Getting the OpenXR Developer Tools for Windows Mixed Reality
To try out the Windows Mixed Reality OpenXR Runtime, you can install the OpenXR Developer Tools for Windows Mixed Reality app. This app provides a demo of various OpenXR features, along with a System Status page with key information about the active runtime and current headset.
When using the HoloLens 2 emulator, the easiest way to install the OpenXR Developer Tools for Windows Mixed Reality is through the Windows Device Portal. Navigating to the "OpenXR" page and then clicking the "Install" button under "Developer Features", which also works on physical HoloLens 2 devices.
Building a sample OpenXR app
Be sure to install the tools you'll need for OpenXR development if you haven't already.
The BasicXrApp project shows a simple OpenXR sample with Win32 and UWP HoloLens 2 project files in Visual Studio. Because the solution contains a HoloLens UWP project, you'll need the Universal Windows Platform development workload installed in Visual Studio to fully open it.
While the Win32 and UWP project files are separate because of differences in packaging and deployment, the app code inside each project is almost exactly the same!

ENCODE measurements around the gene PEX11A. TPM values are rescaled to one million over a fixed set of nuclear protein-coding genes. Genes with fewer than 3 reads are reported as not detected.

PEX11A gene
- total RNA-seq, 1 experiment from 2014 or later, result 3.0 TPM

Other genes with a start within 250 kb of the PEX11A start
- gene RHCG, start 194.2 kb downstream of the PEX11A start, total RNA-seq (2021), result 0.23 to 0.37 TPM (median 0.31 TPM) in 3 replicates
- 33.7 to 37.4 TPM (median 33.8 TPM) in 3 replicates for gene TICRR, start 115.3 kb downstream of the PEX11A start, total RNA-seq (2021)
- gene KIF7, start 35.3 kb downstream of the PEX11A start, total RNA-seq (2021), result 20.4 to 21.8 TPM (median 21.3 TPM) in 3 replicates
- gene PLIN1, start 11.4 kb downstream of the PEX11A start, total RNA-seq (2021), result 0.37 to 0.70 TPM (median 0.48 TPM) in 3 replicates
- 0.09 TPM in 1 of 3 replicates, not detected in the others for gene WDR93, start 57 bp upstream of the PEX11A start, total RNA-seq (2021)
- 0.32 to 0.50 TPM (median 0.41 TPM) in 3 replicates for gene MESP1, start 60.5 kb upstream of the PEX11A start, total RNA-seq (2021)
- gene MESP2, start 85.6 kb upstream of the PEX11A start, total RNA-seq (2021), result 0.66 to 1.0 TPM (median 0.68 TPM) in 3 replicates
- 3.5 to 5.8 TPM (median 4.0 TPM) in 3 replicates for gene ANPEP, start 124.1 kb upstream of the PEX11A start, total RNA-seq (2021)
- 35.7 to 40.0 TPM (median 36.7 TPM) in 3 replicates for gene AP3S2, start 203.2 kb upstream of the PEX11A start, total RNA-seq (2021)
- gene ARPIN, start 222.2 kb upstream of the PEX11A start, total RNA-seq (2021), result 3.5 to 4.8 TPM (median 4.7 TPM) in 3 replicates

After building an OpenXR Win32 desktop .EXE, you can use it with a VR headset on any desktop VR platform that supports OpenXR, whatever the headset type.
After building an OpenXR UWP app package, you can deploy that package to either a HoloLens 2 device or the HoloLens 2 Emulator.
Learning the OpenXR API
For a tour of the OpenXR API, check out this 60-minute video of the BasicXrApp sample in Visual Studio. The video shows how each of the major components of the OpenXR API can be used in your own engine, and also demonstrates some of the applications built on OpenXR today:
Integrate the OpenXR loader into a project